Whenever Miami gets into a swoon, the first question is usually about their effort and focus level. It makes sense, as the stretches of dominance make it seem like a kind of switch that they're just waiting to turn on. It was something we saw first-hand in the playoffs last season...until there was another swoon in the NBA Finals against Dallas.
But is it something more? Sam Smith looks at the banged-up Dwayne Wade and wonders:
There is come conventional wisdom that they are bored with the season and just saving it for a fluid playoff run.
[Bosh] hasn't much been since the All-Star break, averaging 16.9 points and 6.6 rebounds since then on just 46 percent shooting...We know James is terrific. But if Bosh isn't as much motivated and Wade isn't quite what he was, well then just who is the Heat? No one is suggesting they cannot win the championship. But they are 3-3 this month and have lost two of their last three at home, giving up 115 points to Boston at home Tuesday. They've had four, blowout double digit losses in the last 10 games.
There isn't one way to win a championship. But I've seen championship teams finishing the season before and don't recall many like Miami with their "We're cool, we've got it," attitude. Maybe they are that confident, that they know how good they really are and this unique season requires pacing yourself even more. Perhaps they understand better.
Yet, other than James, who has been playing at a high level, it's difficult to see why anyone else or the way they play would give you all that much trouble.
And Bill Simmons (thanks, BaB comments) notes after seeing his Celtics win their latest:
What does Miami know about itself? Let's start backward. LeBron and Wade are having superb individual seasons. In the open floor, they rank among the most breathtaking combinations ever (if not no. 1 all-time), but in the half court? It's still "Dueling Banjos," something that hasn't changed since day one. Meanwhile, poor Chris Bosh got eviscerated by Garnett last night, yet another ignominious moment for someone who had already squandered any and all "Big Three" privileges. He's just not that good.8 Their veterans (Mike Miller, Udonis Haslem and Shane Battier) all peaked three to four years ago, especially the 33-year-old Battier (December's most overrated signing), who can't even crack 35 percent from 3 (all of them wide open, by the way). Their 2011 point guard situation is just as messy as 2011's situation; sometimes Mario Chalmers shows up, sometimes he doesn't, and their two rookie backups (Norris Cole and Terrel Harris) can't be trusted. And just last week, Erik Spoelstra benched Joel Anthony for Ronny Turiaf. Yeeesh.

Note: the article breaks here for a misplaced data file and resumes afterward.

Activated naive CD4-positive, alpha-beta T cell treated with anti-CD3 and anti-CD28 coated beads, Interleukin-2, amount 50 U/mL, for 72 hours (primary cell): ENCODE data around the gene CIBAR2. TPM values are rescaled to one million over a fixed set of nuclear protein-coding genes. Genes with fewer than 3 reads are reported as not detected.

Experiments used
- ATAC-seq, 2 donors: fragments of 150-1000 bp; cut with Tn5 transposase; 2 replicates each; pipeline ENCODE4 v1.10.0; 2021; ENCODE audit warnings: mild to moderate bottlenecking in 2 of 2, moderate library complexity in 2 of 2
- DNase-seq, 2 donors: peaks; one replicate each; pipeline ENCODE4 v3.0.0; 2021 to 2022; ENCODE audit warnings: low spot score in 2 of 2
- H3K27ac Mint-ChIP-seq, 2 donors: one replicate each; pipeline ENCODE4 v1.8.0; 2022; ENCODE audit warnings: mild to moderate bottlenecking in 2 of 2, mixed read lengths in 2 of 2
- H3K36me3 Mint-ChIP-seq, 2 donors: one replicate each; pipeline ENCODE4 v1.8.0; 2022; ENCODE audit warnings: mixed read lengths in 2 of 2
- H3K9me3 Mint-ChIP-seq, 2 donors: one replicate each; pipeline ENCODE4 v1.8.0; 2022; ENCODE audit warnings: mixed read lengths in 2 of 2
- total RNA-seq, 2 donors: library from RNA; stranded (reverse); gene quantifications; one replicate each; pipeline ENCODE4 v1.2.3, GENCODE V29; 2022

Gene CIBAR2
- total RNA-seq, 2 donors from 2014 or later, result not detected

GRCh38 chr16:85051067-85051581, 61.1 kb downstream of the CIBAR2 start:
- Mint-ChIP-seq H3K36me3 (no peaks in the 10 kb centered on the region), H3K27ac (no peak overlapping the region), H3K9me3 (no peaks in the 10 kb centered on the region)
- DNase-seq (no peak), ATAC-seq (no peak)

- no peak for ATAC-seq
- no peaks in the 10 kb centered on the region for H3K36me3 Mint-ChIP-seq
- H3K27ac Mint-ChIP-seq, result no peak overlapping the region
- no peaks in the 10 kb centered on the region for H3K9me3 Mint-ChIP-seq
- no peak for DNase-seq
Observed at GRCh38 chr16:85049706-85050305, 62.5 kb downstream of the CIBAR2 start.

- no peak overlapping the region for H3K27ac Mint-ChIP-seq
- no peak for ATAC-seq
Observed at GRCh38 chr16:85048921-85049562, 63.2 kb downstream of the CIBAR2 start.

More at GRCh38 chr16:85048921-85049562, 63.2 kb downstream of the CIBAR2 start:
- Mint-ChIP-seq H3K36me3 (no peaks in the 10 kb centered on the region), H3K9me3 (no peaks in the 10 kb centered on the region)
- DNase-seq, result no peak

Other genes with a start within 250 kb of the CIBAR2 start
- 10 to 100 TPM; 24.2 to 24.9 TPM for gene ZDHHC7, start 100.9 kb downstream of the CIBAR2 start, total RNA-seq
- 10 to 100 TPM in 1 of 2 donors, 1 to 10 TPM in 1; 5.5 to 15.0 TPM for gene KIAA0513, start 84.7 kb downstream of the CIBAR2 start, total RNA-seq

So if you're scoring at home, we're less than three weeks from the playoffs and Spoelstra has no idea ...
A. Which six guys he can trust after LeBron, Wade and (by default) Bosh.
B. Which five guys should be finishing every game.
Seems like two pretty big questions, no? The latest media narrative has been, "Maybe Miami should just play LeBron at point guard," something the numbers back up (especially Tuesday night's stats). Really, the narrative should be, "How the heck does this team not have an identity yet?" Last night, they played their butts off and STILL lost. I remember thinking that Boston couldn't beat Miami if LeBron had one of those Mega-LeBron games - you know, 36 points, seven rebounds, seven assists, a couple of fast break dunks/blocks, a couple of 3s, some post-up moves, just one of those games when he's involved - and that's exactly what happened last night. Guess what? They still lost.
Though as pointed out, it took a 'mega' Boston Celtic game to to do.
Maybe this is just a habit in need of breaking, but I still think they have another level of play they can achieve when they're focus and rested, as much as the playoffs allow that. I know the idea is that they don't respond well to pressure, but I think their top-end talent (yes, Bosh too) actually means the opposite: when playoff defenses get tougher, they have players who can score anyway. That's a situation not replicated that often in this odd season.